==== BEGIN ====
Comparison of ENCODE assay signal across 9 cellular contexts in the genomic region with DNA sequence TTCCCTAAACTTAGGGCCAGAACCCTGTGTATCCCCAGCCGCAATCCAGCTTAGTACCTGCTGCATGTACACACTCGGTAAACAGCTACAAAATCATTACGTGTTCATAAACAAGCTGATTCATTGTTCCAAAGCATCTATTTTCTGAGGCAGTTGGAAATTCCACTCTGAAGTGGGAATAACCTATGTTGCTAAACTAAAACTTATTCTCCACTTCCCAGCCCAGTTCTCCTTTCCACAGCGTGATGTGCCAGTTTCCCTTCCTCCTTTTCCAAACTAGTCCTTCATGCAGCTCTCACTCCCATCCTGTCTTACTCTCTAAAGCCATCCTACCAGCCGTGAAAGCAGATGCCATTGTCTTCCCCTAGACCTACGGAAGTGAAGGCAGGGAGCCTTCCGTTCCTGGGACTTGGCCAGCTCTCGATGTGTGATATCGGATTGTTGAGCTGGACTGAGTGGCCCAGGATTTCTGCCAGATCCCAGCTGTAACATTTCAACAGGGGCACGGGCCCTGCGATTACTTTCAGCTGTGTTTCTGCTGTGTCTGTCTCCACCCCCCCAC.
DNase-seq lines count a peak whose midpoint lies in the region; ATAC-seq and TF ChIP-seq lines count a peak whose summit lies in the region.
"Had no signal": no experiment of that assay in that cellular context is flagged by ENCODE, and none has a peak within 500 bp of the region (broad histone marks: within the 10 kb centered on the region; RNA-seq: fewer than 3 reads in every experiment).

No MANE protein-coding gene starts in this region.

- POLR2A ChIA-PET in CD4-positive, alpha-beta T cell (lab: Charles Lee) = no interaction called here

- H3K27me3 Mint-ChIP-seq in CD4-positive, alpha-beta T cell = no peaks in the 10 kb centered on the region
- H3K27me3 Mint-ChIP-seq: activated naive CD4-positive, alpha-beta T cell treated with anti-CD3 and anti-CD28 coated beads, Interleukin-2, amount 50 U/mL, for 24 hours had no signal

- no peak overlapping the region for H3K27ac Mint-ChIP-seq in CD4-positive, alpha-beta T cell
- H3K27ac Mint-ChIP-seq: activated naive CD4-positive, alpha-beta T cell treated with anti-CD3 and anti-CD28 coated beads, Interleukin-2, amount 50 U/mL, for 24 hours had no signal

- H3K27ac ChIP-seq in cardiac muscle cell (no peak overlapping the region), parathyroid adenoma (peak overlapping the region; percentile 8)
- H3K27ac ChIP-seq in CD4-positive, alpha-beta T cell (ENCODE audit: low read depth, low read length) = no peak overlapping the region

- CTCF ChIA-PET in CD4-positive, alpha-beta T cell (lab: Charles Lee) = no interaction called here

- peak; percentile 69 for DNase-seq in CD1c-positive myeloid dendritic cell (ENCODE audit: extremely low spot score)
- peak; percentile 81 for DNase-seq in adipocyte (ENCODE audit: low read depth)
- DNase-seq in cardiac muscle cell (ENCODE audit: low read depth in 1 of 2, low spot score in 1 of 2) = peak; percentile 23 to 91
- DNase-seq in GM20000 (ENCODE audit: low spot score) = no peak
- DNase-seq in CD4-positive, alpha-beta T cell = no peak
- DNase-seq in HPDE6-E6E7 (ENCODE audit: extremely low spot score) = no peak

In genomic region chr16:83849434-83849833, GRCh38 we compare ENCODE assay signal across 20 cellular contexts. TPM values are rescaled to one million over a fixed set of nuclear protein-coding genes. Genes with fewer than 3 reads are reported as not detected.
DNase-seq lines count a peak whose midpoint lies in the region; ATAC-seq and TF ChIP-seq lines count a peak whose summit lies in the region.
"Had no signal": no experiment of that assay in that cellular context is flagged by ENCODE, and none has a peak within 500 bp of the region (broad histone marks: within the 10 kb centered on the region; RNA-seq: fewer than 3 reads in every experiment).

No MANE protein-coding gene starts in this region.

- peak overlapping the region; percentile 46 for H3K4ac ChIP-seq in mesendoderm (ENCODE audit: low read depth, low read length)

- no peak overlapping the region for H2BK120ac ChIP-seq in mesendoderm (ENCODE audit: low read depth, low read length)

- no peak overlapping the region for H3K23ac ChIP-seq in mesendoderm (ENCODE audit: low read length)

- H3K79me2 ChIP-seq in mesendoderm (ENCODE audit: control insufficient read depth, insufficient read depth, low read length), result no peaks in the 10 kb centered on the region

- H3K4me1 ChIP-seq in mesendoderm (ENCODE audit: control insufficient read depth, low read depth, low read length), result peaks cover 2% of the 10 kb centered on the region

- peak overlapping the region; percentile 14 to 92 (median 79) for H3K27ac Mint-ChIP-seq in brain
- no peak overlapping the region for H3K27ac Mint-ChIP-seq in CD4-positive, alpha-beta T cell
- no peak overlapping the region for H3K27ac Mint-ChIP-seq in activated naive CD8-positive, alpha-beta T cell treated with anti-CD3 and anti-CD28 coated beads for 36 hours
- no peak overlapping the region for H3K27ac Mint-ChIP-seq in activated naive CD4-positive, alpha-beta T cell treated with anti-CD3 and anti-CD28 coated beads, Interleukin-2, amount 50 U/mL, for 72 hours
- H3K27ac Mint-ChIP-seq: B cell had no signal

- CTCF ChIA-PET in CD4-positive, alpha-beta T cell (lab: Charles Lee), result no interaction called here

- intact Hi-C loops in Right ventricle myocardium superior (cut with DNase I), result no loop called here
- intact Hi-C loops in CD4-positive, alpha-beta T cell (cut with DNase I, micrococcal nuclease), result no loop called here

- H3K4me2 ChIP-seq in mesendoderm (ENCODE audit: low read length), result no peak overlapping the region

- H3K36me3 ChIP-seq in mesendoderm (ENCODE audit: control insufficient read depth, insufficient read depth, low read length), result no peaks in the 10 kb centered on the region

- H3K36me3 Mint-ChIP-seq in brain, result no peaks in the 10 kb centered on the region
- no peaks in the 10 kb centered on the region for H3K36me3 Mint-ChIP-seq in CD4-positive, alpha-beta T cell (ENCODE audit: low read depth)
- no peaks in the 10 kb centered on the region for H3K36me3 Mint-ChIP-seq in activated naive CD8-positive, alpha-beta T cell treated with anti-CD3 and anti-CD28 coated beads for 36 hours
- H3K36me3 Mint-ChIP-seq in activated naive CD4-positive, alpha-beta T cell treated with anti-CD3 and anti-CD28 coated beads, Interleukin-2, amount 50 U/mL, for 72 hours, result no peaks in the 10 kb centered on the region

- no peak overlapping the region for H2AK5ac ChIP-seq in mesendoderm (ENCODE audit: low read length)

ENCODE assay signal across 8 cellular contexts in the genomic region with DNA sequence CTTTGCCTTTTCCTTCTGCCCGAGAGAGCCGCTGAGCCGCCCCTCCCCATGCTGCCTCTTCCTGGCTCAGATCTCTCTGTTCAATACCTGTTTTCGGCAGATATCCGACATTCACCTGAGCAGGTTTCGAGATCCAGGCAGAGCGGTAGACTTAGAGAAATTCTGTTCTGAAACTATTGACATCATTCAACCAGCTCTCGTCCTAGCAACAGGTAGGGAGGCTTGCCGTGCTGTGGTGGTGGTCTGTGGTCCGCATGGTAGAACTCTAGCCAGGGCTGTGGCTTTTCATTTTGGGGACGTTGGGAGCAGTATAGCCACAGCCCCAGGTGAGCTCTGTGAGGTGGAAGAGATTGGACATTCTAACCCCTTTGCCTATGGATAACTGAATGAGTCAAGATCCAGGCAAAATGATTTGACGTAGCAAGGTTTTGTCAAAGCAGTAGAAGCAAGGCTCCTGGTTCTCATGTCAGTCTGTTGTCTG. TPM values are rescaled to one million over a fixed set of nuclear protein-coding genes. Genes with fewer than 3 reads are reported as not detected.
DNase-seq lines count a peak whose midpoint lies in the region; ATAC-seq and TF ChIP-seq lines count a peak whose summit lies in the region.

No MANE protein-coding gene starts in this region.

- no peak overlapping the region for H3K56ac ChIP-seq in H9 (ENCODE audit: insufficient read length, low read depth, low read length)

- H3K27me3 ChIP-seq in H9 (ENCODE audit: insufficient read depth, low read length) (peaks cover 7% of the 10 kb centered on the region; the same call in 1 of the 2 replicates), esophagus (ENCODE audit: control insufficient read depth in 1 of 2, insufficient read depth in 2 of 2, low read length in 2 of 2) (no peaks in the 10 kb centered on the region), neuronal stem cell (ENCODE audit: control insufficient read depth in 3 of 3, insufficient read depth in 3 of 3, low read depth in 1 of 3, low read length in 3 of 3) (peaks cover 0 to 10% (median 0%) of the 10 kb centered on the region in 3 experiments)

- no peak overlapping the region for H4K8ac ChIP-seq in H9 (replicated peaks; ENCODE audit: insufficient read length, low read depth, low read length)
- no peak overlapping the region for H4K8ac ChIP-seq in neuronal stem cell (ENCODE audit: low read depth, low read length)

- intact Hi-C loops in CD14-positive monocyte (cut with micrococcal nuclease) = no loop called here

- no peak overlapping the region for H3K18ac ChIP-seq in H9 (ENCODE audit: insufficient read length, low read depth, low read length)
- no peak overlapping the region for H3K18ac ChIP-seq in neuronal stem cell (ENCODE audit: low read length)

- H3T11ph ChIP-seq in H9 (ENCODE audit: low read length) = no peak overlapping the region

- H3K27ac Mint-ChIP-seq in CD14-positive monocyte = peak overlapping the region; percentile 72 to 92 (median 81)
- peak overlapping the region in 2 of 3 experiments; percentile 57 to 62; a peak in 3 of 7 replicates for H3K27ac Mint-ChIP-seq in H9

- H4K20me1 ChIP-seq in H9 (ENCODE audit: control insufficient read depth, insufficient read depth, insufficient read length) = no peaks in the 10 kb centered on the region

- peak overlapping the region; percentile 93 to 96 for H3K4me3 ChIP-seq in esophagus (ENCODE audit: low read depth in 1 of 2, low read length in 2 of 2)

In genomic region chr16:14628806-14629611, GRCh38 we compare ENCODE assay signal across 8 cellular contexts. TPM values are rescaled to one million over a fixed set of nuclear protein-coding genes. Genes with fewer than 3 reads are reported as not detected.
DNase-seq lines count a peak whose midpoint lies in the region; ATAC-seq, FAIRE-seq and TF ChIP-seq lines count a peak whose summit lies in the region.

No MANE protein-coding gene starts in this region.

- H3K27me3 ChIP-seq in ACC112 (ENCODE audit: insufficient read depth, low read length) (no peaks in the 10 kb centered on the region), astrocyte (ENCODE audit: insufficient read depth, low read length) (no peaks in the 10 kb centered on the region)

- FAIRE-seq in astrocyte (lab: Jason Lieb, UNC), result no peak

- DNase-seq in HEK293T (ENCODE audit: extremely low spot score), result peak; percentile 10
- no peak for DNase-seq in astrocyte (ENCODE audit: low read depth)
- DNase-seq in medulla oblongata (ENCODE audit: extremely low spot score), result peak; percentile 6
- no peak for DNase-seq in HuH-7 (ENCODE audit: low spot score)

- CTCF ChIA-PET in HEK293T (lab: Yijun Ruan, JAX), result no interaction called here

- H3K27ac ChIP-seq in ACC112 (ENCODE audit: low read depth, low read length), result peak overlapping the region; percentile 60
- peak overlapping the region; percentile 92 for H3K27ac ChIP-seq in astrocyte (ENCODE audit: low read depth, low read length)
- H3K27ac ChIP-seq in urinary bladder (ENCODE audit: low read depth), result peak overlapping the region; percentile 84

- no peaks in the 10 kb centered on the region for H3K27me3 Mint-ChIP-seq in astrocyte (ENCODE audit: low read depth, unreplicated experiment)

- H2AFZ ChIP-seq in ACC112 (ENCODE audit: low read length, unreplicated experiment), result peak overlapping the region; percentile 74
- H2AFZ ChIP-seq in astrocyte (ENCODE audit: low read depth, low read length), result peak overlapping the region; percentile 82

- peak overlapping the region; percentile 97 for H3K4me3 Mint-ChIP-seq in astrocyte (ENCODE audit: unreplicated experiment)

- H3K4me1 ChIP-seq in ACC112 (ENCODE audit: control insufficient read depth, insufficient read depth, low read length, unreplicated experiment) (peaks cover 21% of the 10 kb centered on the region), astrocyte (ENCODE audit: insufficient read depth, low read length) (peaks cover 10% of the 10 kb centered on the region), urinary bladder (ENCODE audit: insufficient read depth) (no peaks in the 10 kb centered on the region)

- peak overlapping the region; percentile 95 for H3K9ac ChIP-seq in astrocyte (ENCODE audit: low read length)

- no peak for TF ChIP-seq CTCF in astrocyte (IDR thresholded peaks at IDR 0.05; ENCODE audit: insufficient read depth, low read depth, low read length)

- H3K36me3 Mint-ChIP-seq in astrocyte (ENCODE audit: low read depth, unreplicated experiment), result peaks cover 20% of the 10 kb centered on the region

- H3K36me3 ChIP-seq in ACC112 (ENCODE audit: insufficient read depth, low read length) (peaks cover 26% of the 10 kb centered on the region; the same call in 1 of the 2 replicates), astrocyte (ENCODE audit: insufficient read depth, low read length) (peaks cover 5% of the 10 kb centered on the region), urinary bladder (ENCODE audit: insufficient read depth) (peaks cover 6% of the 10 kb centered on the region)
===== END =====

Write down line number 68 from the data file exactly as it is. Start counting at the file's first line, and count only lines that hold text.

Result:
- H3K27ac ChIP-seq in ACC112 (ENCODE audit: low read depth, low read length), result peak overlapping the region; percentile 60